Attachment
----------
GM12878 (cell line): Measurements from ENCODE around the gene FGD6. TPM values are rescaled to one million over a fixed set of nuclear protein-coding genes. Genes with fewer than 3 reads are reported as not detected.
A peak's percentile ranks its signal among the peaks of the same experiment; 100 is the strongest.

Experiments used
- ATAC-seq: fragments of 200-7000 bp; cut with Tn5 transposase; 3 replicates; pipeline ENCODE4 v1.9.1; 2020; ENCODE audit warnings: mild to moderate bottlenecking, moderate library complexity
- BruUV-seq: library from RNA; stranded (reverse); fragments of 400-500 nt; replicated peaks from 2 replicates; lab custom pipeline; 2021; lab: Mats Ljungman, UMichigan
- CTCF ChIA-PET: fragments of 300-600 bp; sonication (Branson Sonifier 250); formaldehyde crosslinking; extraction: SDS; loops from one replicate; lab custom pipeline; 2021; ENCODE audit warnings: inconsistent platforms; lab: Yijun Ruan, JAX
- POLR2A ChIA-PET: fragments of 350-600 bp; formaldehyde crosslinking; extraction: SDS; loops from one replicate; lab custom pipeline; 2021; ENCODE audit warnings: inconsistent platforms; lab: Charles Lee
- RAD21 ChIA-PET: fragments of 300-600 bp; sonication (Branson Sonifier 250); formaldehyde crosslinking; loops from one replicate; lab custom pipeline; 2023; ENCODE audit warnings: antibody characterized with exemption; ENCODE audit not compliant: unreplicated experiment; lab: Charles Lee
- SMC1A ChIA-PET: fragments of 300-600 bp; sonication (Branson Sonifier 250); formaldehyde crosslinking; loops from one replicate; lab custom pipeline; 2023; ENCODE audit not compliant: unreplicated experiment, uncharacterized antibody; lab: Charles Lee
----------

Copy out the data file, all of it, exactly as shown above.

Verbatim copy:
GM12878 (cell line): Measurements from ENCODE around the gene FGD6. TPM values are rescaled to one million over a fixed set of nuclear protein-coding genes. Genes with fewer than 3 reads are reported as not detected.
A peak's percentile ranks its signal among the peaks of the same experiment; 100 is the strongest.

Experiments used
- ATAC-seq: fragments of 200-7000 bp; cut with Tn5 transposase; 3 replicates; pipeline ENCODE4 v1.9.1; 2020; ENCODE audit warnings: mild to moderate bottlenecking, moderate library complexity
- BruUV-seq: library from RNA; stranded (reverse); fragments of 400-500 nt; replicated peaks from 2 replicates; lab custom pipeline; 2021; lab: Mats Ljungman, UMichigan
- CTCF ChIA-PET: fragments of 300-600 bp; sonication (Branson Sonifier 250); formaldehyde crosslinking; extraction: SDS; loops from one replicate; lab custom pipeline; 2021; ENCODE audit warnings: inconsistent platforms; lab: Yijun Ruan, JAX
- POLR2A ChIA-PET: fragments of 350-600 bp; formaldehyde crosslinking; extraction: SDS; loops from one replicate; lab custom pipeline; 2021; ENCODE audit warnings: inconsistent platforms; lab: Charles Lee
- RAD21 ChIA-PET: fragments of 300-600 bp; sonication (Branson Sonifier 250); formaldehyde crosslinking; loops from one replicate; lab custom pipeline; 2023; ENCODE audit warnings: antibody characterized with exemption; ENCODE audit not compliant: unreplicated experiment; lab: Charles Lee
- SMC1A ChIA-PET: fragments of 300-600 bp; sonication (Branson Sonifier 250); formaldehyde crosslinking; loops from one replicate; lab custom pipeline; 2023; ENCODE audit not compliant: unreplicated experiment, uncharacterized antibody; lab: Charles Lee